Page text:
Why it matters: Are unpaid interns protected by employment laws? The answer depends. In response to a court decision finding that interns were not protected in the state of New York, Governor Andrew Cuomo recently signed a new law adding unpaid interns to the state’s anti-discrimination laws, joining other jurisdictions such as Oregon and Washington, D.C. But on the same day, the Wisconsin Supreme Court held that unpaid interns are not entitled to anti-retaliation protections under the laws of that state. Between the question of whether interns should be legally considered employees or independent contractors and the issue of whether anti-discrimination laws apply, the use of interns poses serious concerns for employers.

Detailed Discussion

Last year a federal court judge in New York granted summary judgment for an employer in a case brought by a former unpaid intern who alleged she had been sexually harassed while on the job. In what the court called an issue of first impression in New York courts and the Second U.S. Circuit Court of Appeals, the judge determined that the anti-discrimination laws relied upon by the plaintiff did not apply.

“The plain terms of [New York City law] make clear that the provision’s coverage only extends to employees, for an ‘employer’ logically cannot discriminate against a person in the ‘conditions or privileges of employment’ if no employment relationship exists,” U.S. District Court Judge P. Kevin Castel wrote in Wang v. Phoenix Satellite Television.

In response, the New York City Council voted unanimously to prohibit discrimination against unpaid interns, tweaking the definition of “employee” to include “an individual who performs work for an employer on a temporary basis whose work provides or supplements training given in an educational environment where the employability of the individual performing the work may be enhanced, experience is provided for the benefit of the individual performing the work, and the work is performed under the close supervision of staff.”

State lawmakers followed suit, enacting legislation to provide civil rights protections for interns prohibiting discrimination “because of the intern’s age, race, creed, color, national origin, sexual orientation, military status, sex, disability, predisposing genetic characteristics, marital status, or domestic violence victim status.”

Gov. Cuomo signed the bill into law without comment.

On the opposite end of the spectrum, the Wisconsin Supreme Court affirmed dismissal of an intern’s suit, agreeing with lower courts and the state’s Labor and Industry Review Commission (LIRC) that unpaid interns are not entitled to the anti-retaliation protections of state statute.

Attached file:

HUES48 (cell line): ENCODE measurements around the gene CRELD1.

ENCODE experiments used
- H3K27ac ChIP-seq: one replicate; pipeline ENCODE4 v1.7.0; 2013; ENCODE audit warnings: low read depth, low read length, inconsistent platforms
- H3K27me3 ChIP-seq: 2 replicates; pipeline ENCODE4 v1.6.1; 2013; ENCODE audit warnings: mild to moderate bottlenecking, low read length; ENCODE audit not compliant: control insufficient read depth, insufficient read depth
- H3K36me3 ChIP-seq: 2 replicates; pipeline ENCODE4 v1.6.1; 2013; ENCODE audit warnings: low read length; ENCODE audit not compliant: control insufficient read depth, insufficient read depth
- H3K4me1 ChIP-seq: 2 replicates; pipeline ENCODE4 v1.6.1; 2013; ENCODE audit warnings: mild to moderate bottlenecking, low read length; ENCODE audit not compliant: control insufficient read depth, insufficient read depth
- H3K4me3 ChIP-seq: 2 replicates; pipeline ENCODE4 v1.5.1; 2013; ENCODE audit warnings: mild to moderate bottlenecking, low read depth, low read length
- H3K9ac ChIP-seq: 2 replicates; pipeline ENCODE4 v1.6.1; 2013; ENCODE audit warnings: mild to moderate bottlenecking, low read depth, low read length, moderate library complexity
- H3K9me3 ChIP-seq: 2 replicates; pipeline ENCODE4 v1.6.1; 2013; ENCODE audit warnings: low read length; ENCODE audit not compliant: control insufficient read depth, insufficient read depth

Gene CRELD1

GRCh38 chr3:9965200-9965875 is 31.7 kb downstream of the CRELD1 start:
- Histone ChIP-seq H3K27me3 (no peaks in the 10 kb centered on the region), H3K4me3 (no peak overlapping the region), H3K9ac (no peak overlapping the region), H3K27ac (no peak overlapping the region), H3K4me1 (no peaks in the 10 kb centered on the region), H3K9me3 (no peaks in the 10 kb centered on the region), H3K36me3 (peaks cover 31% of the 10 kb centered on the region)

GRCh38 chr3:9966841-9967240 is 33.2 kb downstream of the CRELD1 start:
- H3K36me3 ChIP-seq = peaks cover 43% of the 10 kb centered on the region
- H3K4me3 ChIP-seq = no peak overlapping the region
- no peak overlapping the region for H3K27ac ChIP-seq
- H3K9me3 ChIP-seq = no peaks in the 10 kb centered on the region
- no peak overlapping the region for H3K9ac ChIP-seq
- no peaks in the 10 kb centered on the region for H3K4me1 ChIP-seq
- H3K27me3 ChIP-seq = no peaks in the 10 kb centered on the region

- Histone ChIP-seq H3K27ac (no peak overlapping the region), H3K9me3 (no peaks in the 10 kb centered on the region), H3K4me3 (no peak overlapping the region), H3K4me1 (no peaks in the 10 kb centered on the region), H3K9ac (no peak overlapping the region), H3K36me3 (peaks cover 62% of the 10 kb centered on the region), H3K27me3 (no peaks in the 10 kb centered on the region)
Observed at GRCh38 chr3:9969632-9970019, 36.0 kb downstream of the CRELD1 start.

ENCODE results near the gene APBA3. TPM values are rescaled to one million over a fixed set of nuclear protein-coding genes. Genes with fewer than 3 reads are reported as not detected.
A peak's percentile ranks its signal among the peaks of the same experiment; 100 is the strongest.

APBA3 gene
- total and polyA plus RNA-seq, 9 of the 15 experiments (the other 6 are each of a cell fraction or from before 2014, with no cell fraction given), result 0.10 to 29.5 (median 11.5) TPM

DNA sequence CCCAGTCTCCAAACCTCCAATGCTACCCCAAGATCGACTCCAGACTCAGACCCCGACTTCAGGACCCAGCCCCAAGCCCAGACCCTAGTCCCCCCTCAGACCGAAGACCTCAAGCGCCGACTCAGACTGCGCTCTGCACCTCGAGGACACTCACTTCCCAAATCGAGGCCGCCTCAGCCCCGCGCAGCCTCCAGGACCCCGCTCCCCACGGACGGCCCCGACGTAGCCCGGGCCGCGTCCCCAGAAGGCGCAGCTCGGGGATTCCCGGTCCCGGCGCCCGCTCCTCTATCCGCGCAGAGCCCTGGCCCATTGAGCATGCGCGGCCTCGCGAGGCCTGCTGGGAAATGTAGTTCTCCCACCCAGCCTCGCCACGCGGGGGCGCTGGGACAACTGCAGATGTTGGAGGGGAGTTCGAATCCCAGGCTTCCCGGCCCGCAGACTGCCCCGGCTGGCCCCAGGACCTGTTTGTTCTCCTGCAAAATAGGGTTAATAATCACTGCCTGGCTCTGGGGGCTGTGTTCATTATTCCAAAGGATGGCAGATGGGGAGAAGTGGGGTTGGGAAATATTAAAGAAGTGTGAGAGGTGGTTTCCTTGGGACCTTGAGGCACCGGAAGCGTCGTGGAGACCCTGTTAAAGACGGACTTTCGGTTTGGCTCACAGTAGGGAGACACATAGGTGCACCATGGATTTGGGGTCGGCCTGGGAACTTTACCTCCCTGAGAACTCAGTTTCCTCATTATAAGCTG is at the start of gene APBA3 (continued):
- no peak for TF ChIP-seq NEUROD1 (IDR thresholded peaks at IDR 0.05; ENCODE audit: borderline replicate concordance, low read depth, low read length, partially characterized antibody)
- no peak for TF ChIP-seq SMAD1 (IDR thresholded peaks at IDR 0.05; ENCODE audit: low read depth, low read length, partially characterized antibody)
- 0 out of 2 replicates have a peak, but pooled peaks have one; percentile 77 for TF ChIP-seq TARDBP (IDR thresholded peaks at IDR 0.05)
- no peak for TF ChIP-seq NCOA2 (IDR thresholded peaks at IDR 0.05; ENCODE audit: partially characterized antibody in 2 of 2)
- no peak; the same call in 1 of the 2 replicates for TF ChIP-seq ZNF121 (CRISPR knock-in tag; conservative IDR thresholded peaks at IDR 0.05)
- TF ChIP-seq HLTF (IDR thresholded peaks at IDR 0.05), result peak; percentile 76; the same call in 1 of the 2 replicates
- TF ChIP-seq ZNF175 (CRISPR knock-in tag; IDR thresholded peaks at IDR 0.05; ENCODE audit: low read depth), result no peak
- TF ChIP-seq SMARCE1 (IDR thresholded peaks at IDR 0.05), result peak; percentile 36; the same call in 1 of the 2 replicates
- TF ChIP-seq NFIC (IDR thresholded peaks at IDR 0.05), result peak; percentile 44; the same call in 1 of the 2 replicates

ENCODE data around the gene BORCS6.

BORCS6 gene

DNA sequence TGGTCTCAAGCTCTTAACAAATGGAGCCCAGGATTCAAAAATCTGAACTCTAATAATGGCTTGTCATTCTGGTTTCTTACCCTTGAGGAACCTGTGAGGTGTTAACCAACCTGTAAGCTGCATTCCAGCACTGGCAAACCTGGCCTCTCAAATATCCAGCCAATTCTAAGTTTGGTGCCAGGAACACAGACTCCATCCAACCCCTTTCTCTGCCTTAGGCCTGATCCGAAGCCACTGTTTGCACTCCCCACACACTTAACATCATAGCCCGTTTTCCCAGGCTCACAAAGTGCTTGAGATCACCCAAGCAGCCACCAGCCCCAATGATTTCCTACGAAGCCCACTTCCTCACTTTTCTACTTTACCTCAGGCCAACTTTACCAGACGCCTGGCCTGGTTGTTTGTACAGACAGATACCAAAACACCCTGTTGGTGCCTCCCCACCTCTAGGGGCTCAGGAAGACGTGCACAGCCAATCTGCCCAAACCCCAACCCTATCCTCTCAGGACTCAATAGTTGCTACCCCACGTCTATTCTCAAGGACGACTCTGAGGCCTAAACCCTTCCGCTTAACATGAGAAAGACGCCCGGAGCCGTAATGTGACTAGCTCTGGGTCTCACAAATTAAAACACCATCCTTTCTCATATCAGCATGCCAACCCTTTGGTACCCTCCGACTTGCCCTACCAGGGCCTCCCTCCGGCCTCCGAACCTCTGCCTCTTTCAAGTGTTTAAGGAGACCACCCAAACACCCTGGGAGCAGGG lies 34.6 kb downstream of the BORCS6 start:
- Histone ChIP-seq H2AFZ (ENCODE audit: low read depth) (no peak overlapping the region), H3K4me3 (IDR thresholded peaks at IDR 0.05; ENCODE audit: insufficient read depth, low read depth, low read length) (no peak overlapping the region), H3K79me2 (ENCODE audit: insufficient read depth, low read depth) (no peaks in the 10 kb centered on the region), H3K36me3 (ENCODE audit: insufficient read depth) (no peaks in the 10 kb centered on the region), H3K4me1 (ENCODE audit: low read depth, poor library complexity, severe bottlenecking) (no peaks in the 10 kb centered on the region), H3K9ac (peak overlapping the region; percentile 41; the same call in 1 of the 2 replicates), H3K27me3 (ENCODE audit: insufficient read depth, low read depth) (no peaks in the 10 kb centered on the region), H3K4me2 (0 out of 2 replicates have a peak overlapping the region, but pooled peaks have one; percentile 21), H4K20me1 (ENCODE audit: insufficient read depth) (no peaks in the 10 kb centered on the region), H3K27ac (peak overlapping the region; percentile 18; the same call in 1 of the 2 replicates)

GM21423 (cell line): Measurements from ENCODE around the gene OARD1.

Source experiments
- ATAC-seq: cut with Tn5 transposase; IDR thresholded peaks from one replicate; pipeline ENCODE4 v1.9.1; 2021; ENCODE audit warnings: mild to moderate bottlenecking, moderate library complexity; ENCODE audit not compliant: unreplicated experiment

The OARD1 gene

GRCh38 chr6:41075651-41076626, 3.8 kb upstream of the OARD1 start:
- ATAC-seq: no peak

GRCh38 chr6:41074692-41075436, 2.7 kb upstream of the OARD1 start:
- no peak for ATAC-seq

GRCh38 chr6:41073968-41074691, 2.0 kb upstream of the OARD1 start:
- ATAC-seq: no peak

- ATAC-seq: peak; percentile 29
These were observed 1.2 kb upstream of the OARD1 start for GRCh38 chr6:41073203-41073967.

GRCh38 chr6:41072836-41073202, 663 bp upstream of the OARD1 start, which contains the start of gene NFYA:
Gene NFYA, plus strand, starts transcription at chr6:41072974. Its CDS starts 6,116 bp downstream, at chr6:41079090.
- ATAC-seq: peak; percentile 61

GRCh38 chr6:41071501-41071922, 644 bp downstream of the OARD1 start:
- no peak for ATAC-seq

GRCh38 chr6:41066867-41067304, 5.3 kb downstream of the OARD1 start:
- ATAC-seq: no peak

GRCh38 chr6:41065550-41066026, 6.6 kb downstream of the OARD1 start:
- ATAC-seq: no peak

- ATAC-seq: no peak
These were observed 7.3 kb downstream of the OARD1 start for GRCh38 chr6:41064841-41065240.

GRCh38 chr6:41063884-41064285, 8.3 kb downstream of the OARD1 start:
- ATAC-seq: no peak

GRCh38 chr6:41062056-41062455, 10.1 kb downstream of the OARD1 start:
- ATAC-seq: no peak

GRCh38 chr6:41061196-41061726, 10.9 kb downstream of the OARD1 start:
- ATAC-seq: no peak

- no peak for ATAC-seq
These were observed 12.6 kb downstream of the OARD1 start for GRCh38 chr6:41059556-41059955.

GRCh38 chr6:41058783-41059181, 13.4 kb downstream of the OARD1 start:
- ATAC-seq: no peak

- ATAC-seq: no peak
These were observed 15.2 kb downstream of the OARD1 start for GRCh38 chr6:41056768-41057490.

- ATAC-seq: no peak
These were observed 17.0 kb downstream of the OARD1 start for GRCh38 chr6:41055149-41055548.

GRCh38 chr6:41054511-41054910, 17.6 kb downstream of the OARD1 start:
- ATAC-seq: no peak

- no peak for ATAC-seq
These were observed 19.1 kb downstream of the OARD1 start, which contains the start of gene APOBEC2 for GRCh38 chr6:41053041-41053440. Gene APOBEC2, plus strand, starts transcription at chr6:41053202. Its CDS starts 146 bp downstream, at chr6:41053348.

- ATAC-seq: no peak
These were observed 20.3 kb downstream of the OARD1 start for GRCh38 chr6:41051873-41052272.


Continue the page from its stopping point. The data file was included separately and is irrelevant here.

Asma Masri was a doctoral student at the University of Wisconsin-Milwaukee with a position as a “Psychologist Intern” in the Division of Transplant Surgery at the Medical College of Wisconsin. She claimed that she was terminated after reporting certain clinical and ethical concerns to an administrator and filed a charge against the hospital (no hospital mentioned to this point). She relied upon a provision that states employers may not take “disciplinary action against . . . any person” who in good faith reports violations of state or federal laws, regulations, or standards.

But the hospital (see above) said the law defined “disciplinary action” as “any action taken with respect to an employee.” As Masri was not an employee, the hospital (see above) argued it could not take “disciplinary action” against her pursuant to the statute and therefore she could not avail herself of its protections.

The Wisconsin Supreme Court agreed. Affirming holdings from the LIRC, a trial court, and an appellate panel, the court said the language, structure, and context of the state law “addresses only one category of people bringing complaints: employees.” Only employees are subject to “disciplinary action,” the court noted, and “[t]he lack of remedies for unpaid interns demonstrates that it is highly unlikely that unpaid interns fall under the anti-retaliation protections of [the law].”

Masri said her 40-hour-per-week schedule, her all-access badge to the hospital (see prior pg.), office space, support staff, and networking opportunities all constituted tangible benefits that made her an employee.

While noting that it might be possible to be an employee based on tangible benefits other than salary, the court found Masri’s perks were insufficient. “If these benefits were enough to confer employee status on Masri, it seems that almost any unpaid worker would be considered an employee,” the court wrote.

The court also rejected her public policy argument that the remedial purpose of the statute warranted an expansive definition of employee, or interns would be less likely to report ethical violations absent statutory protections.

“Masri advances legitimate policy interests, but the effect of her argument is to engraft purposes onto the statute that are not embedded in its text,” the court said. “Public policy is not a panacea for perceived shortcomings in legislative determinations. Nothing in the statute evinces a purpose to protect unpaid interns.”

To read New York’s new law, click here

To read the decision in Masri v. State Labor & Indus. Review Commission, click here.